But a growing number of off-the-shelf software packages, often called EA tools, have appeared in recent years to help with the architecture development process. According to analysts, these applications can help make sure the right steps are being followed in developing and maintaining up-to-date information about the enterprise. They can also manage a database, or repository, of components that describe IT resourcesthings such as servers and applications, which then become the "widgets" that feed the architectural plans. When it's time to provide information to the various stakeholders in the renovation effort, such software can automate the display of architectural models so that different constituents can understand what's in it for them.
But these applications are no panacea. Without the right deal between business users and IT on the table, such software can simply automate bad decisions, and fool all involved into believing they're on the right track for building great enterprise architecture. Also, these applications may not necessarily reflect the way your company views its enterprise architecture, so you may need to customize it to make it work for you.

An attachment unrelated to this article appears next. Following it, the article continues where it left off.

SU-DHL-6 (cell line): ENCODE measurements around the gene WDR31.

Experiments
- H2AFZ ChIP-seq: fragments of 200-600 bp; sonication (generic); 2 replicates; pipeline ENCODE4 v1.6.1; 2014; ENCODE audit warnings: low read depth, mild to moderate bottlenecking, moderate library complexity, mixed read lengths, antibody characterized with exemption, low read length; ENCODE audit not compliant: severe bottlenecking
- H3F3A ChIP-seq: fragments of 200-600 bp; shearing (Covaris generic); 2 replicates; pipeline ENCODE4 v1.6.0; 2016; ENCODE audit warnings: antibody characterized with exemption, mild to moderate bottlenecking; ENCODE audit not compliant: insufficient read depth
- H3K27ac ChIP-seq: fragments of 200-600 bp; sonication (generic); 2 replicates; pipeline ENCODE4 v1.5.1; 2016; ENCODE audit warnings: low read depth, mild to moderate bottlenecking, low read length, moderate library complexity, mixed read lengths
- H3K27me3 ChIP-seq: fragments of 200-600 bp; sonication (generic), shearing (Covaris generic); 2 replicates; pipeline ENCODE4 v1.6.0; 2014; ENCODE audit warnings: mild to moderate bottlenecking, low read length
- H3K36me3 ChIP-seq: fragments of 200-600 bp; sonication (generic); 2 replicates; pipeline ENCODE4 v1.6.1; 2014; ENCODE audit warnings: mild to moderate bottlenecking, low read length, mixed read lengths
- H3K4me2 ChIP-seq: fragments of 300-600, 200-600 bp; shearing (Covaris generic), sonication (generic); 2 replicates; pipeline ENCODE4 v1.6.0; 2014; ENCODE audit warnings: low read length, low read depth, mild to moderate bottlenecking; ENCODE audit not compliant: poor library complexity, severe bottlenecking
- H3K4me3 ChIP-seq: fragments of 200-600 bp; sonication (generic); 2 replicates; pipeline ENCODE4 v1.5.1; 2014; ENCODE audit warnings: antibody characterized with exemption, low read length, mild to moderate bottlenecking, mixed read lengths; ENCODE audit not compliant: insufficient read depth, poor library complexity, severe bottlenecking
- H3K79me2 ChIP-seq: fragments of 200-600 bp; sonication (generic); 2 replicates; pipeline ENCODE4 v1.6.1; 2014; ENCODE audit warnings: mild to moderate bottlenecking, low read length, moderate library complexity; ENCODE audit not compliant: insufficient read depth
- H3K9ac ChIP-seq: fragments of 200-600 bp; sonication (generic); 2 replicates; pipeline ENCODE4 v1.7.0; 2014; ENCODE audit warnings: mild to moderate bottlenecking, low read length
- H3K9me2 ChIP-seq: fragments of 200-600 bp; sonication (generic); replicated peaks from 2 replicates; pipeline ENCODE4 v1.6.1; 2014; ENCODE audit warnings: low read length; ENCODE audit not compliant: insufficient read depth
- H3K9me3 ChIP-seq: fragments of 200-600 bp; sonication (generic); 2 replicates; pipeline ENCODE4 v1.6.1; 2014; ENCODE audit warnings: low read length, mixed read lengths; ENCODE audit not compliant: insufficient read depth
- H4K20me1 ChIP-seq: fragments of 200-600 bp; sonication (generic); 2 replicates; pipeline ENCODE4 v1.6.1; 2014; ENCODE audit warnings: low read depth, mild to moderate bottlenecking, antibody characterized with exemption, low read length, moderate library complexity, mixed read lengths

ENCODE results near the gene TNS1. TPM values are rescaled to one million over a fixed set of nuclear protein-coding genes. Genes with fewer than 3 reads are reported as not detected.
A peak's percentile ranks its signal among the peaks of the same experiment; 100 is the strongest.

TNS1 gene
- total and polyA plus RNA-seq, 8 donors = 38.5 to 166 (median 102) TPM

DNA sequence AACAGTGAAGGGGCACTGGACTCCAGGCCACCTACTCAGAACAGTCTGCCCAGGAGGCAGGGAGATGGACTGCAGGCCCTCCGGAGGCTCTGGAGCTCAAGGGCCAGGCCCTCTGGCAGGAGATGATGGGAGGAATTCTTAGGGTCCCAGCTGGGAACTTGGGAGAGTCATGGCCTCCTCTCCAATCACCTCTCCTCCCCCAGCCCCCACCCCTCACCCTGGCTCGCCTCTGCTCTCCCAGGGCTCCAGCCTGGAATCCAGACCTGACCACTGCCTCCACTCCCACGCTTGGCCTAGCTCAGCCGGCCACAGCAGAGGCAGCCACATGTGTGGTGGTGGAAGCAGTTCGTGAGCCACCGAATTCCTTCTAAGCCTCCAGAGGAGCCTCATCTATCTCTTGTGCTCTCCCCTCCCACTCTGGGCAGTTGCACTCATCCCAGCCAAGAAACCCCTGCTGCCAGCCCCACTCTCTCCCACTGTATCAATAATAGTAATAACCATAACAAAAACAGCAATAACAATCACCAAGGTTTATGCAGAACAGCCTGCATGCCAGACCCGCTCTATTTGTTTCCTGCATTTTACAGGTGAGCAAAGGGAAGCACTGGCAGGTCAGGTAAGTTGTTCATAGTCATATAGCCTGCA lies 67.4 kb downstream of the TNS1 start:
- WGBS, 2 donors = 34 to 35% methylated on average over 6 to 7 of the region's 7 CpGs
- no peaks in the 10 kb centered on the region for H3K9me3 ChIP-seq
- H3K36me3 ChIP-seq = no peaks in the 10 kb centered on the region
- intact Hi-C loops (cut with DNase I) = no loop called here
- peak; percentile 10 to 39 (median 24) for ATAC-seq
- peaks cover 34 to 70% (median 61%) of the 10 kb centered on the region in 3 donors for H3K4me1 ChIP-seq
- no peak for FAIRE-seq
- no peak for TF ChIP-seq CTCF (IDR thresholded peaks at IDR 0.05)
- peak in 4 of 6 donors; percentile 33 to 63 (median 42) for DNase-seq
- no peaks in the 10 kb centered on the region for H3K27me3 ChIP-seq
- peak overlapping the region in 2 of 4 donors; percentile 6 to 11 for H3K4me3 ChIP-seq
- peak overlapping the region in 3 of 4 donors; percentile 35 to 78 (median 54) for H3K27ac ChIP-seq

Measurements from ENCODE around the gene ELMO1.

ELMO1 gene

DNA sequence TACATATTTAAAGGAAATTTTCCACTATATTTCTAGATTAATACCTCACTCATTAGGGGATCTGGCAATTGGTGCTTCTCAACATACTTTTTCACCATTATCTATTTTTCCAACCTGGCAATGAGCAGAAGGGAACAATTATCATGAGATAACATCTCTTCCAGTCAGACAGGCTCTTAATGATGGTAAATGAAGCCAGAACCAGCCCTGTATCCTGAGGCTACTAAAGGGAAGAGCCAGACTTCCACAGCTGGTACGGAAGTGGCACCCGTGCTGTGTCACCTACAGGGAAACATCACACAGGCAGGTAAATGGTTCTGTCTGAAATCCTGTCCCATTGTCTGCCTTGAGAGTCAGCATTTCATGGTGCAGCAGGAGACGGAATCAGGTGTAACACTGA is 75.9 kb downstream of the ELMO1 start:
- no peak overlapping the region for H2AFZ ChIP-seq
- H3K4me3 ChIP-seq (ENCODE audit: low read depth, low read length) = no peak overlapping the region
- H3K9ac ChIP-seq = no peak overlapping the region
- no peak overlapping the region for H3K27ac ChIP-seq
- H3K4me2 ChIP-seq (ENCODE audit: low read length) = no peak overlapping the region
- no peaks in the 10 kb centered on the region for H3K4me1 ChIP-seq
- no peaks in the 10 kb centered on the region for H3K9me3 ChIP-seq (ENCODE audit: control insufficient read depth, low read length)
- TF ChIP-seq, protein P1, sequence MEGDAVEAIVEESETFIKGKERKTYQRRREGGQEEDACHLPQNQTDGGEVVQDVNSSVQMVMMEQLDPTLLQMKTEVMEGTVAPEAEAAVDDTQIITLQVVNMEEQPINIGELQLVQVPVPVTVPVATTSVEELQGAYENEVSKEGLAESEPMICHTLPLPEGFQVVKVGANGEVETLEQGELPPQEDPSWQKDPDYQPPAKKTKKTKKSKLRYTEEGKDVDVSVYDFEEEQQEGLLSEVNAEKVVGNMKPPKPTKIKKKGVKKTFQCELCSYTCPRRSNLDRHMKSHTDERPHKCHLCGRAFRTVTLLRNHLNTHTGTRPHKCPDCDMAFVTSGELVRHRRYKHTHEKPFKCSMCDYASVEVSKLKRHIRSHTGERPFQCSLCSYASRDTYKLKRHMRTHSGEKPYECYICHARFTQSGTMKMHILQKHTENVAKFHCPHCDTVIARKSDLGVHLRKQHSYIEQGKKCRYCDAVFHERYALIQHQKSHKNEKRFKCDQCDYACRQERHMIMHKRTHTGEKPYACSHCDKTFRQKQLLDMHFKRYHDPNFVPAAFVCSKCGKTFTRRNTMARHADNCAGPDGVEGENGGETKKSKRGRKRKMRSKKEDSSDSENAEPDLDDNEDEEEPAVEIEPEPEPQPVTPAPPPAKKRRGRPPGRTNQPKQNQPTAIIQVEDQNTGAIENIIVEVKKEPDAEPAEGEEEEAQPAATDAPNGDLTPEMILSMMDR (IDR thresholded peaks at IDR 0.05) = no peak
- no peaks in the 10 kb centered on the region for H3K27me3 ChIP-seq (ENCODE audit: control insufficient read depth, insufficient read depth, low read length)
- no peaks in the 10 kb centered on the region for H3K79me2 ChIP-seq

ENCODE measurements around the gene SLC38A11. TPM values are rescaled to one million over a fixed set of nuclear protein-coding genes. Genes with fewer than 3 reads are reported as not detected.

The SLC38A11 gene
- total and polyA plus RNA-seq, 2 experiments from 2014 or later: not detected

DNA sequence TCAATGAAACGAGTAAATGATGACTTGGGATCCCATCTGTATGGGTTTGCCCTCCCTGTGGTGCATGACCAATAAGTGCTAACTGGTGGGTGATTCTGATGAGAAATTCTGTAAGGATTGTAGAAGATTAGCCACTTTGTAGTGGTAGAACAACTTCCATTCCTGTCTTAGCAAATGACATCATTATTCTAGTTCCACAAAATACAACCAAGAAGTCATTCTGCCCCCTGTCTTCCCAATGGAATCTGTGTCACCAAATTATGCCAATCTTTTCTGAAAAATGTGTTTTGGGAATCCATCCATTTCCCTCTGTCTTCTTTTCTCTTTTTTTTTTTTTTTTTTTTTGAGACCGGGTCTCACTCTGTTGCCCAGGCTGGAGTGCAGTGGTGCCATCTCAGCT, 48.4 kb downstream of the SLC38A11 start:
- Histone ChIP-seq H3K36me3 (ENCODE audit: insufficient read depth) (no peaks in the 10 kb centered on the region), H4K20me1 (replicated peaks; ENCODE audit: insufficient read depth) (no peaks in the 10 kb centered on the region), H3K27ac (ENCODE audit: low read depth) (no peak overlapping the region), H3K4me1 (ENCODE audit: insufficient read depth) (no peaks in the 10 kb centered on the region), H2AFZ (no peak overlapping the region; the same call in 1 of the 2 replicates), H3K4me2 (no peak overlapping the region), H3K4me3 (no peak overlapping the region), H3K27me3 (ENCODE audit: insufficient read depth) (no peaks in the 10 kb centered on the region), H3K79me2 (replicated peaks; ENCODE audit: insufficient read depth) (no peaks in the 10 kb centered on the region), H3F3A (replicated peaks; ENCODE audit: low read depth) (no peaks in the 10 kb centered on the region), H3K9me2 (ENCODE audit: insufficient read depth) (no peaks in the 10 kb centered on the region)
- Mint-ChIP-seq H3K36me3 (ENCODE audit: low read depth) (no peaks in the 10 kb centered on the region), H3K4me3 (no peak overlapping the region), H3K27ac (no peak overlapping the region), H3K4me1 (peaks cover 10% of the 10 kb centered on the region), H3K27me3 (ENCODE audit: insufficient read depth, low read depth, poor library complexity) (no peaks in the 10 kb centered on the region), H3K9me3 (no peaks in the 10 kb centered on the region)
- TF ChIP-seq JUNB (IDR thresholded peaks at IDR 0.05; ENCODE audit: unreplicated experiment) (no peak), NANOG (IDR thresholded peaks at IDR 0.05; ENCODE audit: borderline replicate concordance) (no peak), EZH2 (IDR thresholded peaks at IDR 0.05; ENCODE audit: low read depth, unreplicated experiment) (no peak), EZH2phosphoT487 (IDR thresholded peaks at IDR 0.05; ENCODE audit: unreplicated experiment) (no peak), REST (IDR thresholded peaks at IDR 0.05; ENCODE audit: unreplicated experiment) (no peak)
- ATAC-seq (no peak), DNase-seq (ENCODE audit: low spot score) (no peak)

Users say it's most important to use EA tools to build an IT database that includes the architectural components of the organization. This will allow IT the flexibility to redefine how those components are assembled when new business initiatives appear. "A lot of these tools have their place as repositories," says META's Buchanan. And the Army's Thomas, a user of Popkin Software's architecture modeling software, adds, "The architecture is really the database that underlies the tool."
But while such software has its uses, it can't yet make up for the relative immaturity of enterprise architecture as a discipline. "I think the technology that one uses to implement an architecture is mature," says AXA Financial's Buskard. "I don't think the practice of implementing architectures is mature." Yet he insists the effort is worth it. "You have to have a little bit of organizational and personal stamina to stick with the program," he says. "Once you have it there, the only time you get value out of it is when you continue to use it."
Ask Your Architects:
Ask Your Enterprise Architect:
Ask Architecture Software Vendors: